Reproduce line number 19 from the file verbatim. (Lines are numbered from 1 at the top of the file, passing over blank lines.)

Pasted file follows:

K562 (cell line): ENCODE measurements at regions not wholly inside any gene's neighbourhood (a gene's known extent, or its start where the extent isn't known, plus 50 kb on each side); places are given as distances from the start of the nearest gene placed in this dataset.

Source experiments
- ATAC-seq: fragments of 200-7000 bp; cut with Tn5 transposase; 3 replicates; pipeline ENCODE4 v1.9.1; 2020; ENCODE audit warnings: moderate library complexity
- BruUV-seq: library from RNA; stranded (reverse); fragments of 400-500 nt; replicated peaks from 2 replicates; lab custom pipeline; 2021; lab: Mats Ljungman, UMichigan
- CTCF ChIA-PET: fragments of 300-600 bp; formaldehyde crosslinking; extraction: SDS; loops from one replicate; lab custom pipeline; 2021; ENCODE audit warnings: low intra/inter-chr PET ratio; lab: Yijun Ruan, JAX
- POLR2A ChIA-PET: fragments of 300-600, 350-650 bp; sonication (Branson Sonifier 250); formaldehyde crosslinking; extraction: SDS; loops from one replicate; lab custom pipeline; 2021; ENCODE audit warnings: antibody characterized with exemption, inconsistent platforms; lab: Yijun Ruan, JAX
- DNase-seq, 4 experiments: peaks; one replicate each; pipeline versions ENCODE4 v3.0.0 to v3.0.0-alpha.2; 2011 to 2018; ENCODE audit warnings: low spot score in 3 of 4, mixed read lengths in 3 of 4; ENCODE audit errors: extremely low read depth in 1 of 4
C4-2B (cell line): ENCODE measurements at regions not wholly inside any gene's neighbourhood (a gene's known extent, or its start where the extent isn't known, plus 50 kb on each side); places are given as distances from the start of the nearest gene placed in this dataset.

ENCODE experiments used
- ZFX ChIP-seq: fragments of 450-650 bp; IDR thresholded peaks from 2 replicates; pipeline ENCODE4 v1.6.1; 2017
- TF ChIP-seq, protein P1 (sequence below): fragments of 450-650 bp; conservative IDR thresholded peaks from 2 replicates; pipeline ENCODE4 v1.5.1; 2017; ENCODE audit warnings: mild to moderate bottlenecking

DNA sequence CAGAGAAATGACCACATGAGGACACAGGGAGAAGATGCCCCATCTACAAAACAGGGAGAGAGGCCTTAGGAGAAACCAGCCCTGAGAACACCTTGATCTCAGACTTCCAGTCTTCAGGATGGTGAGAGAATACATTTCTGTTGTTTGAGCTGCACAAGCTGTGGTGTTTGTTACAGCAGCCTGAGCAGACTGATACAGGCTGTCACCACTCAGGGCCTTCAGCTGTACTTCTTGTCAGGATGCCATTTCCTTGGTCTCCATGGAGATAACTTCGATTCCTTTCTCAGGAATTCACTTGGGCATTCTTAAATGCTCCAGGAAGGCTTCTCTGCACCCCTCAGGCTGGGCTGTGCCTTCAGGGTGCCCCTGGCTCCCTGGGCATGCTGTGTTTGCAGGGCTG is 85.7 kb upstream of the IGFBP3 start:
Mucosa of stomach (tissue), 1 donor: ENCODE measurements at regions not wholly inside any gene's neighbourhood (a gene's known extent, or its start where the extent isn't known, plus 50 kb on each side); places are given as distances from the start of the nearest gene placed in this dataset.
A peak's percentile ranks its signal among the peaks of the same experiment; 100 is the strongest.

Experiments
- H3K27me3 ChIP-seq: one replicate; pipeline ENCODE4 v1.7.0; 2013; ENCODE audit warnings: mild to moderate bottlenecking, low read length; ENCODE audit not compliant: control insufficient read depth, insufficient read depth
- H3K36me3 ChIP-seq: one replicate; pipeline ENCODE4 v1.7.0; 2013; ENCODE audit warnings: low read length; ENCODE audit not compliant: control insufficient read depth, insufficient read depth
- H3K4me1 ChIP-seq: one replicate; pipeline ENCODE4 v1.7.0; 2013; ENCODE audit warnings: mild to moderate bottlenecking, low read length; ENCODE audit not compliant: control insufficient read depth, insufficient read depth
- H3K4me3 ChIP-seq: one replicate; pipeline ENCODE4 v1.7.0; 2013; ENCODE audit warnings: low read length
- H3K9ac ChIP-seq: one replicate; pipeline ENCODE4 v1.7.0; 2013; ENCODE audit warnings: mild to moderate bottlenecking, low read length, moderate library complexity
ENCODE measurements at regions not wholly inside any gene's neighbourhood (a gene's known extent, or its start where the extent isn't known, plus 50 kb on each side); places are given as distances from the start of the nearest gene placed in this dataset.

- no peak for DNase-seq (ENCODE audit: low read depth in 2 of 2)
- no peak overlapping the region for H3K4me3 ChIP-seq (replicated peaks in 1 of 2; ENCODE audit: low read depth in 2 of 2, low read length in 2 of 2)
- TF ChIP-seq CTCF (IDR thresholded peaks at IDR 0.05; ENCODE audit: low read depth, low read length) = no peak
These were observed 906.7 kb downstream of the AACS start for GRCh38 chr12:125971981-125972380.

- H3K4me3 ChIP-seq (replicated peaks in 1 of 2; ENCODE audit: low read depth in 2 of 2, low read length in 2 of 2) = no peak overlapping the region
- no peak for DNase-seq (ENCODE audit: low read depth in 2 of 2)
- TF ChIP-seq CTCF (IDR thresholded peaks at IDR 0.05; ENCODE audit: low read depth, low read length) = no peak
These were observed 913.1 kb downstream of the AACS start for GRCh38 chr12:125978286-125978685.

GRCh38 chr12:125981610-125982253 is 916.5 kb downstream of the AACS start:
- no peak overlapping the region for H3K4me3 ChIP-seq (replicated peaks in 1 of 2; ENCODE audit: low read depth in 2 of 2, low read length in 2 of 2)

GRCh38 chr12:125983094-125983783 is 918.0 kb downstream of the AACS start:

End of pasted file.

- H3K4me3 ChIP-seq: one replicate; pipeline ENCODE4 v1.7.0; 2013; ENCODE audit warnings: low read length